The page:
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SACRAMENTO — State Superintendent of Public Instruction Tom Torlakson on Tuesday encouraged all Californians to observe the annual Fred Korematsu Day of Civil Liberties and the Constitution on Korematsu’s birthday, Monday, Jan. 30.
“It’s critical for Californians to know the story of Fred Korematsu: his fight against racism and wrongful internment and his devotion to righting a great wrong,” said Torlakson. “That’s why I urge everyone to take a moment to study this case, so that we may never repeat the shameful moments of our nation’s past.”
Korematsu was born in Oakland in 1919. After the bombing of Pearl Harbor in 1941, he defied President Franklin D. Roosevelt’s Executive Order 9066, which authorized the U.S. military to forcibly remove more than 120,000 people of Japanese descent from their homes and incarcerate them in camps throughout the country. Two-thirds of these people were American citizens.
Korematsu was arrested and convicted of violating the federal order. He lost appeals all the way up to the U.S. Supreme Court. Four decades later, after a legal historian discovered evidence proving that U.S. intelligence agencies knew that Japanese Americans posed no military threat to the country during World War II, Korematsu’s conviction was overturned in federal court.
“After my father’s conviction was overturned in 1983, his mission was education,” said Karen Korematsu, co-founder of the Fred T. Korematsu Institute for Civil Rights and Education in San Francisco. “He believed it was important to teach about his fight for justice, as well as the Japanese American internment, so that the mistakes of history would not be repeated in the future. This day encourages students to learn and discuss the lessons of American history and their relevance to current discussions regarding civil liberties and the Constitution.”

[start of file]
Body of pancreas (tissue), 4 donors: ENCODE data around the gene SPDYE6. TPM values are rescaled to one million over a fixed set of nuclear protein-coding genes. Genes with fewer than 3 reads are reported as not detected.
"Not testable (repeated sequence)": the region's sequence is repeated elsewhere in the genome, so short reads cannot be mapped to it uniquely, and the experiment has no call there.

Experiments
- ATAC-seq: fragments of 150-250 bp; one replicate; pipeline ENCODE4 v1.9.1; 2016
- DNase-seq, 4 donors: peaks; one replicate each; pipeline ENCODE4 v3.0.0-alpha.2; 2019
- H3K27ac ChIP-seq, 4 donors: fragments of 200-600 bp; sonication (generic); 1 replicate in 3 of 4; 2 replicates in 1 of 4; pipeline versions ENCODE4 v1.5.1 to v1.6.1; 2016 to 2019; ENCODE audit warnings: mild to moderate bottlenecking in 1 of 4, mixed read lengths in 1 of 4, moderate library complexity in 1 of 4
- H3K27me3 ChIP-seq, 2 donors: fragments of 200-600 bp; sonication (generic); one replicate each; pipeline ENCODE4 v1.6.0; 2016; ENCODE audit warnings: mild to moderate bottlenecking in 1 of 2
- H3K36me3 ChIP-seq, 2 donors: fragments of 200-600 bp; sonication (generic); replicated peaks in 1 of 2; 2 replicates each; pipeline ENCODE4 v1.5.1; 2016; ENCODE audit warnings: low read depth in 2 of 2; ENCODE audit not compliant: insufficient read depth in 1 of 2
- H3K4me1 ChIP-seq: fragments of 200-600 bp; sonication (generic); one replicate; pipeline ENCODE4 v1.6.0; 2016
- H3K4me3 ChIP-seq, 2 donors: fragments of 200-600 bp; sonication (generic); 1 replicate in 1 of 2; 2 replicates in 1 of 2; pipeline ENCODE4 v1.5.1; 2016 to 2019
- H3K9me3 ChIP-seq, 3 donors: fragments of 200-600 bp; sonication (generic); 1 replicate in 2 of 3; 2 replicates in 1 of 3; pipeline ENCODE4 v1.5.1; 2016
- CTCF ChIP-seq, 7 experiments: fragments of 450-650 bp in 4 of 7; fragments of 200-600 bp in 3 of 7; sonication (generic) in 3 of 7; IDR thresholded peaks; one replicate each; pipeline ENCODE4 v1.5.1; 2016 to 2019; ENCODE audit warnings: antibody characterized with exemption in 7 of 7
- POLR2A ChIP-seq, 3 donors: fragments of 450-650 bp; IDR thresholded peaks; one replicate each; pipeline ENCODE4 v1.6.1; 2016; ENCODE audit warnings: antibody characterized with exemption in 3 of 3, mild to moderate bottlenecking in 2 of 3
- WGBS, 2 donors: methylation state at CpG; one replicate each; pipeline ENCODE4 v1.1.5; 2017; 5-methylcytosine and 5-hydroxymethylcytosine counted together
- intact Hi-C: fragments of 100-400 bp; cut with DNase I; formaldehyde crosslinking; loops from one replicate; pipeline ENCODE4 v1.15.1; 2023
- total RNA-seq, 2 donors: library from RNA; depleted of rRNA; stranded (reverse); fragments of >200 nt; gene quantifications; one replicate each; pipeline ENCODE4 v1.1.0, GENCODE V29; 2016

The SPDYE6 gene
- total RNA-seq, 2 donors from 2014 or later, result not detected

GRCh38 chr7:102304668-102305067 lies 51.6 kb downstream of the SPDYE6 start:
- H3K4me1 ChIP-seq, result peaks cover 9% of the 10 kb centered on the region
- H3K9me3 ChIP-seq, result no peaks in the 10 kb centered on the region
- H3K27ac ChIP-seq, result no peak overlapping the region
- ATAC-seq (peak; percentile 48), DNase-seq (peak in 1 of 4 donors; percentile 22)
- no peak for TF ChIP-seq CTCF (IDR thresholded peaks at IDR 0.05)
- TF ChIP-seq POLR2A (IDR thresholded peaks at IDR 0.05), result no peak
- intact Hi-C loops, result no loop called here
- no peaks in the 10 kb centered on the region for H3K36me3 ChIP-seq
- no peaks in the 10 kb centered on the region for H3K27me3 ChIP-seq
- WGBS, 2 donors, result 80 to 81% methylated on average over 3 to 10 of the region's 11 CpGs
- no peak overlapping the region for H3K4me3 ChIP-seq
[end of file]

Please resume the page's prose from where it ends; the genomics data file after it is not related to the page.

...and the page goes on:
Fred Korematsu went on to champion the cause of civil liberties, not only seeking redress for Japanese Americans who were wrongfully incarcerated, but also traveling the country to advocate for the civil rights of other victims, especially after 9/11. He received the nation’s highest civilian honor, the Presidential Medal of Freedom, from President Bill Clinton in 1998. Korematsu passed away in 2005 at the age of 86.
Legislation co-sponsored in 2010 by Assemblymembers Warren Furutani (D-South Los Angeles County) and Marty Block (D-San Diego) officially made Jan. 30 Fred Korematsu Day of Civil Liberties and the Constitution.
California Education Code Section 37222.15 encourages schools and local educational agencies to “conduct exercises remembering the life of Fred Korematsu and recognizing the importance of preserving civil liberties, even in times of real or perceived crisis.” This recommendation is advisory only and does not constitute a mandate.
“Fred Korematsu was a role model for Californians and all Americans,” said Ling Woo Liu, director of the Korematsu Institute. “The Korematsu Institute provides a wealth of free curriculum to help teachers share Korematsu’s inspiring story, discuss the forced relocation of Japanese Americans during World War II, and connect this part of history to current civil rights challenges.”
For more educational resources on civil rights and the U.S. Constitution, visit the California Department of Education’s website at www.cde.ca.gov/ci/hs/im/. To learn more about Korematsu, download free teaching kits developed through private donations, and access online educational resources, visit www.korematsuinstitute.org/.